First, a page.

ST. CHARLES County • A sense of déjà vu swept over Evelyn Stankey as she watched her grandson-in-law, along with 54 other soldiers, take part in their deployment ceremony.
“I’m very proud of him, but I wish he didn’t have to go,” she said.
She had seen her husband, Robert Stankey, who died in 2000, say a similar goodbye decades ago. He served from 1943-1946 in the Army . When he came back from war, he never really described what he did overseas, outside of simply stating, “I drove a truck.”
While her husband was gone, Evelyn Stankey, who lives in the Baden neighborhood of St. Louis, worked for a pharmaceutical company and wrote letters to him. Now, at 98 , she’ll play the waiting game again.
Her granddaughter’s husband, Andy Casey, said he has promised her he will be back for her 100th birthday.
Casey is a specialist in the 279th Engineer Detachment, an Army Reserve unit, which held its deployment ceremony Thursday afternoon in the Francis Howell High School gymnasium.
A crowd of about 100 friends and family members watched from the stands.
Evelyn Stankey won’t have to worry too much about Casey. The detachment will spend a month training at Fort Bliss in El Paso, Texas, before shipping out to Kuwait.
The detachment’s commander, Capt. Francisco Arocho, said the roughly nine-month deployment is expected to be in safe areas. They will spend their days repairing military facilities.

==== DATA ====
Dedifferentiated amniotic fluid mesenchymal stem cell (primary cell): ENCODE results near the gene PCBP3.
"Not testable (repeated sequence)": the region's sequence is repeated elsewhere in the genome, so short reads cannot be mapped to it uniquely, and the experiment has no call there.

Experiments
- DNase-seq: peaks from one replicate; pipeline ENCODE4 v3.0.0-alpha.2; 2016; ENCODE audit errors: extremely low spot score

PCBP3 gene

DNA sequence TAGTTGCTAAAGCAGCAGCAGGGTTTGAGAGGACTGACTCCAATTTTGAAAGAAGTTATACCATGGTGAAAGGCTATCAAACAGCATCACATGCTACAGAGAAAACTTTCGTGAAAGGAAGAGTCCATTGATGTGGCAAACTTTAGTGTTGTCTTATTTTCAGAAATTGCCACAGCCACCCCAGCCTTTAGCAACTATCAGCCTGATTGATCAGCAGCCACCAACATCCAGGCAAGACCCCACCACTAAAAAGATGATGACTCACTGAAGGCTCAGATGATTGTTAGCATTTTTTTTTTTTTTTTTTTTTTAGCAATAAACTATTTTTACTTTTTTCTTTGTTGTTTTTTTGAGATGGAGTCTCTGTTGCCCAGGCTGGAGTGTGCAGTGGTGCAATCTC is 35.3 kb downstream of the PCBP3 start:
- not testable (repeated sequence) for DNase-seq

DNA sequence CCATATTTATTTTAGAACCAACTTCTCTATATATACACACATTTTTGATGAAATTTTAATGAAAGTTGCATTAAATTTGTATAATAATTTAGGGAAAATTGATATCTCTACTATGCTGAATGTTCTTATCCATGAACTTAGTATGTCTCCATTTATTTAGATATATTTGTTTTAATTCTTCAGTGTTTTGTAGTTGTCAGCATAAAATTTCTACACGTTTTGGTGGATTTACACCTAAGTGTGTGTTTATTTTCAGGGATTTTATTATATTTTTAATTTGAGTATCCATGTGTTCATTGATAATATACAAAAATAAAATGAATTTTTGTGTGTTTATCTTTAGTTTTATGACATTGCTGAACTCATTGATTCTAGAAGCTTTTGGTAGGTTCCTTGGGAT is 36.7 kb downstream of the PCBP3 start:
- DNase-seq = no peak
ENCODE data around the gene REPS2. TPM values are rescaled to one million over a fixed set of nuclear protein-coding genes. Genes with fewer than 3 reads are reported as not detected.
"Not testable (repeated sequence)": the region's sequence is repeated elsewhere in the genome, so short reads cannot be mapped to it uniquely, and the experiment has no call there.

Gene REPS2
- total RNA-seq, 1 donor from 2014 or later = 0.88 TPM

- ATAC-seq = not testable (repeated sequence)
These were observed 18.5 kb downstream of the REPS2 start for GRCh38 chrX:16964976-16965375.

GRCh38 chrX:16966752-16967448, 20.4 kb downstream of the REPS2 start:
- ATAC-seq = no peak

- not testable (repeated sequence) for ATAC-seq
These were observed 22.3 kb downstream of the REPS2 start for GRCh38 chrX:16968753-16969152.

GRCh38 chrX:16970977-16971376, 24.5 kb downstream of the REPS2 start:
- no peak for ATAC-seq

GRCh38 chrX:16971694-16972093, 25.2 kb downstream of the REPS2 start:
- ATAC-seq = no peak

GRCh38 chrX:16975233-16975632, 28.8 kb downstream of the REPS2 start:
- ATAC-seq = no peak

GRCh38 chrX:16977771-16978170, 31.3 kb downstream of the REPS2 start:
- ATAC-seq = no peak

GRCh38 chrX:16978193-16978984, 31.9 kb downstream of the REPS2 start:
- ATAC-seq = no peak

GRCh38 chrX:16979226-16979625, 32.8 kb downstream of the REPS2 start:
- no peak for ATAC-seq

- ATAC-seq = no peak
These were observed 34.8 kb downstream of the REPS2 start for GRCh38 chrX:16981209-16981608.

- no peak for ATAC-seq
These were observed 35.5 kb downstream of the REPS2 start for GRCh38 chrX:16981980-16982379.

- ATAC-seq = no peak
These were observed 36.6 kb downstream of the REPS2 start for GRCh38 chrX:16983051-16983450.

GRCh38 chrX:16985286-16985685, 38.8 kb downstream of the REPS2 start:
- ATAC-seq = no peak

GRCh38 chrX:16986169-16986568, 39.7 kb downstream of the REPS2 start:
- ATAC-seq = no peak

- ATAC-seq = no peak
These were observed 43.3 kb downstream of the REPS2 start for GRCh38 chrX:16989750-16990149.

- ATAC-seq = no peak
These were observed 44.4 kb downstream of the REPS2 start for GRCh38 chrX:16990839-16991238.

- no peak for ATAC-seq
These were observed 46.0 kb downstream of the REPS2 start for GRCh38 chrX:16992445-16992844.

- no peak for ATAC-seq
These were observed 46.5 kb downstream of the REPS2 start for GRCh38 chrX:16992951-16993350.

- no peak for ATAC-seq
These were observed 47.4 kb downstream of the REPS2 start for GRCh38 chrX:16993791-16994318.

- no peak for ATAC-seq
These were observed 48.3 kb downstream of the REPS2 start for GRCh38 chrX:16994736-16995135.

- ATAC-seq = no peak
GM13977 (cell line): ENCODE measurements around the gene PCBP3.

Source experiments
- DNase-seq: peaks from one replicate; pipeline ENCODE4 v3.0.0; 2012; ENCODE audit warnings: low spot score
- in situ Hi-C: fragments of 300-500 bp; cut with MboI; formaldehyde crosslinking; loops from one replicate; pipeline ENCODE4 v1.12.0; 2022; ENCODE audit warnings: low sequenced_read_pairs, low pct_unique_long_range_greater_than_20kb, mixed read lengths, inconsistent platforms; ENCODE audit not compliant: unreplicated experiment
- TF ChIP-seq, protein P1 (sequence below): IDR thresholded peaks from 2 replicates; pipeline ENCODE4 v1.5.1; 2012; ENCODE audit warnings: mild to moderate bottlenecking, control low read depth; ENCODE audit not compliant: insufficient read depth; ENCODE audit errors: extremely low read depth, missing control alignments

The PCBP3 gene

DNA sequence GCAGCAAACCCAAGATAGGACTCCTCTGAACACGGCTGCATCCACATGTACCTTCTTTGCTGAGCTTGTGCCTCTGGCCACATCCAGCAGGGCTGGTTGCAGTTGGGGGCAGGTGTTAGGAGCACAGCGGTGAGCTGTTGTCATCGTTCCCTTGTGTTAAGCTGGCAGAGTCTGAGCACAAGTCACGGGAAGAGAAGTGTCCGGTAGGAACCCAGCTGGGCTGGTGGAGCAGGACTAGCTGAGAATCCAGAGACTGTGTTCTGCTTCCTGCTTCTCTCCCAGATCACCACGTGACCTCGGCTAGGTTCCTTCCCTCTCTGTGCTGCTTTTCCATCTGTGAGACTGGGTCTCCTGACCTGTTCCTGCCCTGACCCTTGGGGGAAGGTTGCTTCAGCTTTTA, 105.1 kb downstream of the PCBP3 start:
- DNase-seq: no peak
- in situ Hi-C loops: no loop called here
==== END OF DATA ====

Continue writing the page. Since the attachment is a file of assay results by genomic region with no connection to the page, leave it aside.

Still, heading into new territory can be kind of nerve-racking.
For Cody White, 22, Thursday’s ceremony marked the start of his first deployment. He said the only two things he’s worried about are the heat and the “unknown” — living a life so different from anything he’s experienced.
White is in good company. About half the men and women in the detachment have never been deployed, according to Warrant Officer Christopher Tripp.
Toward the end of the ceremony, Arocho tried to quell any nerves.
“I’ve been in your shoes,” he said. “You always remember your first deployment.”
Arocho was deployed to Tikrit, Iraq, in October 2007. He also served in Afghanistan from 2011-2012.
What made him nervous on his first deployment wasn’t whether he could perform his job; he was mostly just worried about what was going on back home.
“It’s all right. That’s why we depend on one another,” Arocho said.
The detachment ended the ceremony by singing “The Army Goes Rolling Along.” Then, families and friends gathered with the soldiers on the gymnasium floor.
They will leave for Texas on Saturday.
While they are away, Evelyn Stankey said, she’s going to think of the good times.